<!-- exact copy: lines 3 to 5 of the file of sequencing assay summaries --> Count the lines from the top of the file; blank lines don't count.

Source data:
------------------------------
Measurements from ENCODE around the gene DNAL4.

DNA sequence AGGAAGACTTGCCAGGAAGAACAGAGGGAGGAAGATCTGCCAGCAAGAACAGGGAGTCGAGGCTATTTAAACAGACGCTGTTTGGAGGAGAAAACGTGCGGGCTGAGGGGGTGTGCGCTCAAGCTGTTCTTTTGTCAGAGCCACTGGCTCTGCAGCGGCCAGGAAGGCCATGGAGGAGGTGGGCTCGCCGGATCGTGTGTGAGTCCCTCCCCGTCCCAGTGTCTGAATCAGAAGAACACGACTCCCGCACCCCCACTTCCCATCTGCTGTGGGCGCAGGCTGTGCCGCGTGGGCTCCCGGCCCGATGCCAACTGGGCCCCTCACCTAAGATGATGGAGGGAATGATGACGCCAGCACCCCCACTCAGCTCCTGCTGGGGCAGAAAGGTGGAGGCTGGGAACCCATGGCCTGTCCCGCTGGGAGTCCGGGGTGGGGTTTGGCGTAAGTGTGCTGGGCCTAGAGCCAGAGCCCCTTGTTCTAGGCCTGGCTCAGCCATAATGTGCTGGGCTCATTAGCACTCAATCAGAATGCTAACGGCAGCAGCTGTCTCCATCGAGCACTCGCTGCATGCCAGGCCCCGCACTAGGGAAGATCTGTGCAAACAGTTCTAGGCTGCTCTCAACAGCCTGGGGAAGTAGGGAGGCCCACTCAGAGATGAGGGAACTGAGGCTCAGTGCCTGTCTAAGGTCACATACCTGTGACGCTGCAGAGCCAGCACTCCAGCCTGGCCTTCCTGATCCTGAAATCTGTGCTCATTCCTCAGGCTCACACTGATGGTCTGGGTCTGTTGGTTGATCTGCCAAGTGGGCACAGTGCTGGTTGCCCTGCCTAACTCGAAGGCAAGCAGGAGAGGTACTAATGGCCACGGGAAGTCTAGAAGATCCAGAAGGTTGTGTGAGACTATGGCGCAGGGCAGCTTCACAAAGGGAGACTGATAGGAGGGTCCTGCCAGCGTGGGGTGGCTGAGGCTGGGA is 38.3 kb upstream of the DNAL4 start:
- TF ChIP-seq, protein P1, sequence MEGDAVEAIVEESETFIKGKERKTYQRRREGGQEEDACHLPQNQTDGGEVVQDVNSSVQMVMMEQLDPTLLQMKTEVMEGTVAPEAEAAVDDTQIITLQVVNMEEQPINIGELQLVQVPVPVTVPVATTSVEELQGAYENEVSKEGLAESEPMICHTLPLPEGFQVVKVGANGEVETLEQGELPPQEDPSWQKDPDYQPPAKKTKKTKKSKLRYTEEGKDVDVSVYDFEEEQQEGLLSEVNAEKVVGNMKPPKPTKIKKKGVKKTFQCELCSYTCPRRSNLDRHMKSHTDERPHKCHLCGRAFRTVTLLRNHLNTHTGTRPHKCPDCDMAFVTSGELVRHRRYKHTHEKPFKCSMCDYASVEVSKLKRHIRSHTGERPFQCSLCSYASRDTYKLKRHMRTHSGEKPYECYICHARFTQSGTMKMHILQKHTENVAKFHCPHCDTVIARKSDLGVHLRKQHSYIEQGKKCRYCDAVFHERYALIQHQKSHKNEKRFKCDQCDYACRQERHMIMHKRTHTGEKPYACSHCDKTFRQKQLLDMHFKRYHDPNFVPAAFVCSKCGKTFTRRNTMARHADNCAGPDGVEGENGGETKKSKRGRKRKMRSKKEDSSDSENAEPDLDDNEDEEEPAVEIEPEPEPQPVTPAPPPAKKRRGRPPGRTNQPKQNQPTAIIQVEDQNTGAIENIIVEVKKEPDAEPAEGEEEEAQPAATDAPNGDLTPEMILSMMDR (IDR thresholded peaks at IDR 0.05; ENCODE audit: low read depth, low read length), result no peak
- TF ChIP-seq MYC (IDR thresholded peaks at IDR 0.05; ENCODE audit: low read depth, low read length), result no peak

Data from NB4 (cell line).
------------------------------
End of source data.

- TF ChIP-seq, protein P1, sequence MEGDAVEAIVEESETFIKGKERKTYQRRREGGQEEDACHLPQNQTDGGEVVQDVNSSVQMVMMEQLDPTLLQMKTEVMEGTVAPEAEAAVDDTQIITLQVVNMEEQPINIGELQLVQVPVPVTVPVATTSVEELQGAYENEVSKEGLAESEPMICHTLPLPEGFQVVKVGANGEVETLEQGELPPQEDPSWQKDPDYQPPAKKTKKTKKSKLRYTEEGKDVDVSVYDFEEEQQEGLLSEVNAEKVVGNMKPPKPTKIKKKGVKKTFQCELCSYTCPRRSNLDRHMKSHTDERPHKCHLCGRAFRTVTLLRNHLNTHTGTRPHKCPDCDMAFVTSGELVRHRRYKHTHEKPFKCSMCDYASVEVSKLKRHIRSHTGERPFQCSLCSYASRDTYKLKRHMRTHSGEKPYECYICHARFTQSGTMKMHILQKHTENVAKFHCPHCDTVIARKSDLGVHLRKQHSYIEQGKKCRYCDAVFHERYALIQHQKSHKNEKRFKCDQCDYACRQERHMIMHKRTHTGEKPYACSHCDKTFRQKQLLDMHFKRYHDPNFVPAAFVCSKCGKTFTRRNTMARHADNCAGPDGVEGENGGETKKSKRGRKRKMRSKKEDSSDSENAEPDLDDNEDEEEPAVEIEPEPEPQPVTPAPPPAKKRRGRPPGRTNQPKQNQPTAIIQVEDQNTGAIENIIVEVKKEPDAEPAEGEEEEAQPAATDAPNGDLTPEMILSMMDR (IDR thresholded peaks at IDR 0.05; ENCODE audit: low read depth, low read length), result no peak
- TF ChIP-seq MYC (IDR thresholded peaks at IDR 0.05; ENCODE audit: low read depth, low read length), result no peak

Data from NB4 (cell line).